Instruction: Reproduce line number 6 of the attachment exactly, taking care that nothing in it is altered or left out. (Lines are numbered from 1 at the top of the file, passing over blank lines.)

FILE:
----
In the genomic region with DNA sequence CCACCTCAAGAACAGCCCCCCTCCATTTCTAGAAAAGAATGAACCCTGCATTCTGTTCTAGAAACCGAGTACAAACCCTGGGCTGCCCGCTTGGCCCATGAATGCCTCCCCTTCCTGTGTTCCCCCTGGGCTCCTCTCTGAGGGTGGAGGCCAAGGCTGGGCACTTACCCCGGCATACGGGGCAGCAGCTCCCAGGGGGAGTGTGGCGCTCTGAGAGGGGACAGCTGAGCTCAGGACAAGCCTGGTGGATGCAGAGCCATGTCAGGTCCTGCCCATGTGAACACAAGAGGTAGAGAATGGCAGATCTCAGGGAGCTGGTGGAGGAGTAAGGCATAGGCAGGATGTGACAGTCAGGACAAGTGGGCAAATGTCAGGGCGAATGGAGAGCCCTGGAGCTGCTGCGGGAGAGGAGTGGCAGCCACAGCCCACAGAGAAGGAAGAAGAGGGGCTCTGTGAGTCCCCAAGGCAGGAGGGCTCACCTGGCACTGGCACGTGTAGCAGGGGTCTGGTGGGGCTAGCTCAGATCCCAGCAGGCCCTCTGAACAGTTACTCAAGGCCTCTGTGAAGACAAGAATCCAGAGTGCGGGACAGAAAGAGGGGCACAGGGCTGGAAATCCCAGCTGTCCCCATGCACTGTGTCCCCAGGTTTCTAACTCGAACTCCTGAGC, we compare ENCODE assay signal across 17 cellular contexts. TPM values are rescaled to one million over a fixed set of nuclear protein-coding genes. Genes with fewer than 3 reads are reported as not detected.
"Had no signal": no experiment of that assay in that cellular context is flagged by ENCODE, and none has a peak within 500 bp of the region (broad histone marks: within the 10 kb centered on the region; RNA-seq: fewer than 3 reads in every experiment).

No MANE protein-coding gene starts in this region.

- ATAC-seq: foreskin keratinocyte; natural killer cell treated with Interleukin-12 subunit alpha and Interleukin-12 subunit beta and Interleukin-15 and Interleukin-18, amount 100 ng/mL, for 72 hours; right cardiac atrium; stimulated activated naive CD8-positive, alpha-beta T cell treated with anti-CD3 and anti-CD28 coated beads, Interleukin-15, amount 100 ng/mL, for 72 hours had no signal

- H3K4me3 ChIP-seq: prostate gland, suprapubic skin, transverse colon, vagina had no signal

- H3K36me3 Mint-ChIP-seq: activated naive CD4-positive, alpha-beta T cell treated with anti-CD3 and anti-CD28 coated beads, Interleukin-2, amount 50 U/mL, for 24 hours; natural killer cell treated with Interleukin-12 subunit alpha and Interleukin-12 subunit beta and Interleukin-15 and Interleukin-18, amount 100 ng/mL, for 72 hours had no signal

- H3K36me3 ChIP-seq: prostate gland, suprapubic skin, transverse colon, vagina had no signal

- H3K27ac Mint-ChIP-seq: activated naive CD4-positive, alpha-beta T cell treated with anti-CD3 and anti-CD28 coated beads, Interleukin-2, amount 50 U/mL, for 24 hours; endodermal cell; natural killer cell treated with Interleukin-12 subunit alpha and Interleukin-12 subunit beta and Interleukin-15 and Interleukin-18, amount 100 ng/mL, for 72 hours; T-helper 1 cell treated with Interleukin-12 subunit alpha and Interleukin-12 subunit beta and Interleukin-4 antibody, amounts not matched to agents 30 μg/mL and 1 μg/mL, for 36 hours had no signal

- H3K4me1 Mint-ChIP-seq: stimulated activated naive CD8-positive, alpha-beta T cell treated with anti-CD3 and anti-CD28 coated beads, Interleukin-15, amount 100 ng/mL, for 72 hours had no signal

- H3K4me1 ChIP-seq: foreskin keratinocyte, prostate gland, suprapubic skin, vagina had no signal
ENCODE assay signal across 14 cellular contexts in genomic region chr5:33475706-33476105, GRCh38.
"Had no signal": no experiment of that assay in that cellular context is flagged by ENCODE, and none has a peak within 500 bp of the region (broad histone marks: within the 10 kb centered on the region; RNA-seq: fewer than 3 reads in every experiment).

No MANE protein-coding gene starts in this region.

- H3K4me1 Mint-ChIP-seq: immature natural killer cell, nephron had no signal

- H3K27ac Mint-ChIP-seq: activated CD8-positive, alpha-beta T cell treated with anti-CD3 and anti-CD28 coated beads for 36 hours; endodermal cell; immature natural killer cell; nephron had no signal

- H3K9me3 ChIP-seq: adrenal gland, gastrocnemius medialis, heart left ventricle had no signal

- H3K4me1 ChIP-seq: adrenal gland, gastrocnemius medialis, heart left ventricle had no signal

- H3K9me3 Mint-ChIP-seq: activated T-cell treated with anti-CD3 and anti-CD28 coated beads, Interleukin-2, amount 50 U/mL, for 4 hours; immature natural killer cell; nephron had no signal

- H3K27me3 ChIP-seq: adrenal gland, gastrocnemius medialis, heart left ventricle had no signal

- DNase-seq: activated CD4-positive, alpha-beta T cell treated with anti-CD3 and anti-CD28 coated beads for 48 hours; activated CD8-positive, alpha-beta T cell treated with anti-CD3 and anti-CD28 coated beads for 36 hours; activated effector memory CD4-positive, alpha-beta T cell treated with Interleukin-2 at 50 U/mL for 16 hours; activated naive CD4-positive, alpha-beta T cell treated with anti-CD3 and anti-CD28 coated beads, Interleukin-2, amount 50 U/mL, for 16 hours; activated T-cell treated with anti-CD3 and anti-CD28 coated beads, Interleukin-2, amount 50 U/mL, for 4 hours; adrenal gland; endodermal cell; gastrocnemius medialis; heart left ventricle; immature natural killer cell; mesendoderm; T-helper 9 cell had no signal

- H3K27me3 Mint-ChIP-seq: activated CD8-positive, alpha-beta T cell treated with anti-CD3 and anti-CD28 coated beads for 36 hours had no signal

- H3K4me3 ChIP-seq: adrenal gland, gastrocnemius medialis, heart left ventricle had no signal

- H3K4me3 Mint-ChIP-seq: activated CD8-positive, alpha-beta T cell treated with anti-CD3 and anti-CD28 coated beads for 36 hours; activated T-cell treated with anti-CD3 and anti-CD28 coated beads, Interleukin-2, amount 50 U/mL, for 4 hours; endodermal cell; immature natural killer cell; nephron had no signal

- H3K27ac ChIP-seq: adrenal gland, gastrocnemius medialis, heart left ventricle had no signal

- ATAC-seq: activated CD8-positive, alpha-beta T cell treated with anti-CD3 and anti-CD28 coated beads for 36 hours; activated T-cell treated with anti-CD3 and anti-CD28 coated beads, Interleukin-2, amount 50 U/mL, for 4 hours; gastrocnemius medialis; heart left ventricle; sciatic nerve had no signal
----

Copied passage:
- H3K36me3 Mint-ChIP-seq: activated naive CD4-positive, alpha-beta T cell treated with anti-CD3 and anti-CD28 coated beads, Interleukin-2, amount 50 U/mL, for 24 hours; natural killer cell treated with Interleukin-12 subunit alpha and Interleukin-12 subunit beta and Interleukin-15 and Interleukin-18, amount 100 ng/mL, for 72 hours had no signal